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Posted: April 6, 2018 10:26 a.m.
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Bomb-sniffing dog prepares for retirement

Spc. Elizabeth White/

Serrano Fuentes, a working dog handler with American K-9 Detection Services, poses with his working dog, Hulk, at Bagram Airfield, Afghanistan, on March 23. Fuentes and Hulk have worked together for seven years, traveling all across Afghanistan.

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BAGRAM AIRFIELD, Afghanistan - After 49 (dog) years of service, Hulk, a bomb detection dog for American K9 Detection Services (AMK9), will retire to a quiet life on a farm to live as a normal dog. Unlike most his canine companions, Hulk has traveled all over Afghanistan protecting U.S. military, coalition forces, contractors and civilians from explosive threats. 

Serrano Fuentes, a working dog handler for AMK9, received Hulk when Hulk was a one year old pup and has worked with him for seven years. Fuentes and Hulk have worked in many parts of Afghanistan, including Kandahar and Mazar-i-sharif, and now work with customs agents in Bagram Airfield.

“Our trainer [in San Antonio, Texas] chose our dog based on personality,” said Fuentes. “Hulk is a strong fellow. He’s a friendly guy but he can be mean, so we had to find the one that could handle that behavior.”

Bomb and drug-sniffing dogs are used to detect harmful chemicals and explosives in baggages and vehicles on bases. Contractors, such as Fuentes, work with Military Police to ensure safety of personnel on BAF.

“It’s been a safety precaution for pretty much everyone on BAF,” said Spc. Taylor Garen, a customs agent with the 236th Military Police Company, Special Troops Battalion, 3rd Infantry Division Resolute Support Sustainment Brigade. “They’re sniffing for bombs, drugs, anything that could potentially hurt us.”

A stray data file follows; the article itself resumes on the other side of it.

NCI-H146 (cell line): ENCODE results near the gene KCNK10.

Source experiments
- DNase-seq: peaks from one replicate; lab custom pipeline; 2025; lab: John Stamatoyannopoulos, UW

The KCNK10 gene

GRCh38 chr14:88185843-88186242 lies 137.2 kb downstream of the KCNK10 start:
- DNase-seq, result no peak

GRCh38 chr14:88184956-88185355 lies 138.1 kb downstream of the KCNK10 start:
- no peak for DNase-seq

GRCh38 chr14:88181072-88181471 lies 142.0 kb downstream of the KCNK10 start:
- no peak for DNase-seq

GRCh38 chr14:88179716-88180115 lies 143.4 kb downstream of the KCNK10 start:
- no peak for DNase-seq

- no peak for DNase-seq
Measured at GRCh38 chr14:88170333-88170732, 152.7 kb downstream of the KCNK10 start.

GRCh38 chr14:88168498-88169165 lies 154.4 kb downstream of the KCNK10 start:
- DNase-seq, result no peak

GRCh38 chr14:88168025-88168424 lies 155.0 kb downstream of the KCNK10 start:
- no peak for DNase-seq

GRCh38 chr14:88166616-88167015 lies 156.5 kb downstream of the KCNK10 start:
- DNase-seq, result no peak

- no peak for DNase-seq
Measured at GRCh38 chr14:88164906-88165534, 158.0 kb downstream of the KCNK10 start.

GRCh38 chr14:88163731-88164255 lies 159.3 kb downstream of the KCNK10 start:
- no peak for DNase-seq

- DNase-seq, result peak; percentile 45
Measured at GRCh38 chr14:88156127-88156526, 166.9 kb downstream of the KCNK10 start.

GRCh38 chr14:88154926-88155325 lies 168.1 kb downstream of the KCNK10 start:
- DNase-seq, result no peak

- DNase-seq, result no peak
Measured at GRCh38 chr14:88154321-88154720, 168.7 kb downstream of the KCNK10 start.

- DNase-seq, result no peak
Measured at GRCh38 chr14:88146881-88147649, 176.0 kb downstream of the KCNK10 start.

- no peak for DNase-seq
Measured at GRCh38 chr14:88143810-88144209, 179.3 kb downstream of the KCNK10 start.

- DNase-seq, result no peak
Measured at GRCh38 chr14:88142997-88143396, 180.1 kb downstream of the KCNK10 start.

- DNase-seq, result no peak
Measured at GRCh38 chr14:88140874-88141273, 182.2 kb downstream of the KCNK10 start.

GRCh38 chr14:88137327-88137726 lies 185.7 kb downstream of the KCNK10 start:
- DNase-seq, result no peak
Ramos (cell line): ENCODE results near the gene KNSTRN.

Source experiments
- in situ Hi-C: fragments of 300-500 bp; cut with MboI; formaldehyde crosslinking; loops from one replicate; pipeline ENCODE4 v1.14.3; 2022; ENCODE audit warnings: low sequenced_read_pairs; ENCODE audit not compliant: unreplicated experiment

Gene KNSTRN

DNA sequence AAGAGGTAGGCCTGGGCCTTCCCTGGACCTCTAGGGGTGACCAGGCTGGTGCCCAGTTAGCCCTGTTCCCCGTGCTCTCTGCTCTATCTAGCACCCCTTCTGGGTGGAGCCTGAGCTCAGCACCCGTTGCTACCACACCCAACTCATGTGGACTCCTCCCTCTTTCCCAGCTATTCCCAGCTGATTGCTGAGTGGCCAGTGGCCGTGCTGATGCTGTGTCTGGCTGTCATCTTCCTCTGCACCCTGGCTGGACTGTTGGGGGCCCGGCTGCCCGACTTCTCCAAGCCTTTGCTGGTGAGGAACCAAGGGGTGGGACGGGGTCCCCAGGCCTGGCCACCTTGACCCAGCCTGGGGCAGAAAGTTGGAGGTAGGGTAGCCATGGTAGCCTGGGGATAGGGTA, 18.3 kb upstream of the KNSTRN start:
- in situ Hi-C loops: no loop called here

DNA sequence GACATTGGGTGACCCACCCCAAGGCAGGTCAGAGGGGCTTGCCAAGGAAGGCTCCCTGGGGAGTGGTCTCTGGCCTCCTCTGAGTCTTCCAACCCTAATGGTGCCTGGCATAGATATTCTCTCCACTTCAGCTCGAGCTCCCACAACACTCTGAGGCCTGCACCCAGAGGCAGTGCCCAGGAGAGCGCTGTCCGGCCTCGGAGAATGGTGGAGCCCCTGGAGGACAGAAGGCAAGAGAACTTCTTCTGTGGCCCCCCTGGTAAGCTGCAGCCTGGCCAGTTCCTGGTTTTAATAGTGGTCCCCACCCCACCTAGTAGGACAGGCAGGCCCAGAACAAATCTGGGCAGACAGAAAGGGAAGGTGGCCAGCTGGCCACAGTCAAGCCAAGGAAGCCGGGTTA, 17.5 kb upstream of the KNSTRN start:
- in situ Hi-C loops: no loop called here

Garen says that the dogs are the number one protection for the MP’s, especially since the customs agents also have to check the bags.

Hulk’s service extends beyond the checks he provides, he also plays a critical role in the morale of the Soldiers he works around. For the 236th MP Co. Soldiers, Hulk is a doggy-breath of fresh air.

“Back home most of us are dog owners. I have a little, itty-bitty dog at home,” said Spc. Tera Jones, a customs agent with the 236th MP Co. “To see this big ol’ dog is pretty awesome, it’s a morale booster overall.” 

His short visits to terminals provides a much needed relief from their daily duties. After Hulk finishes his work checking the baggage, he loves to play catch and be petted by the Soldiers.

“Hulk is a big cheese ball,” said Jones. “He loves to be running around, he comes up to everybody and he’s very social.”

Fuentes said he’s happy Hulk is retiring. After working together for so long, Fuentes and Hulk are inseparable. He plans to adopt Hulk and take him back home with him to Chile, where Hulk can have an easy life on the farm with Fuentes and his other pets.

“Hulk already gives so much. Seven years, working all over the place,” said Fuentes. “You spend so much time working with your dog and you eventually get attached to that dog.”

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